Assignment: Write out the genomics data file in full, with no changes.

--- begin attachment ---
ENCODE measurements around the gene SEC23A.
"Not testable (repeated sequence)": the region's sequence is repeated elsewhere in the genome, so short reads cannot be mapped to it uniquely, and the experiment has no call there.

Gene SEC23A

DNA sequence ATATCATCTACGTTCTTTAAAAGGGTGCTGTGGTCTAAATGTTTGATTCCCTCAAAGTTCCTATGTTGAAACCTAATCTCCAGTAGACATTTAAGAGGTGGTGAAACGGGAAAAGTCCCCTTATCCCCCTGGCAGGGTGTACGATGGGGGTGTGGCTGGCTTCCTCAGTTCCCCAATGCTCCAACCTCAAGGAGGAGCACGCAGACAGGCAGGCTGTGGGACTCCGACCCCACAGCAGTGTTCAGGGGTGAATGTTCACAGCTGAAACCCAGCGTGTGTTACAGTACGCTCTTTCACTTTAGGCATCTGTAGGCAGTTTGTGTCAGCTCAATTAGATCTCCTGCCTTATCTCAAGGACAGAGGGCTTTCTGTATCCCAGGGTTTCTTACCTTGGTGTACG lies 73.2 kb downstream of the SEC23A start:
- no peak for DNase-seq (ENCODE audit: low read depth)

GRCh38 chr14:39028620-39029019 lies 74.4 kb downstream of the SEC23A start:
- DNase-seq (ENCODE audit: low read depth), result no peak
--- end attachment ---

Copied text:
ENCODE measurements around the gene SEC23A.
"Not testable (repeated sequence)": the region's sequence is repeated elsewhere in the genome, so short reads cannot be mapped to it uniquely, and the experiment has no call there.

Gene SEC23A

DNA sequence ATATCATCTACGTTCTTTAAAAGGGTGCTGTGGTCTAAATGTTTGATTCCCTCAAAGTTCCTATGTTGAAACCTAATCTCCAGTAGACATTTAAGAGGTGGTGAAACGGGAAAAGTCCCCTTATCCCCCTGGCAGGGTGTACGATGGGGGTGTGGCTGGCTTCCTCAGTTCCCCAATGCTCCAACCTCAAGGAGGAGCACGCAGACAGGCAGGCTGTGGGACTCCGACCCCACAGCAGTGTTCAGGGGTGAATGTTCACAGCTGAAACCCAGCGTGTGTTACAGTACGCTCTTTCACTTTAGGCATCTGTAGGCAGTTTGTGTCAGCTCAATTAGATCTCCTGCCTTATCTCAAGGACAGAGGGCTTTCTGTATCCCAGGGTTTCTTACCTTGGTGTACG lies 73.2 kb downstream of the SEC23A start:
- no peak for DNase-seq (ENCODE audit: low read depth)

GRCh38 chr14:39028620-39029019 lies 74.4 kb downstream of the SEC23A start:
- DNase-seq (ENCODE audit: low read depth), result no peak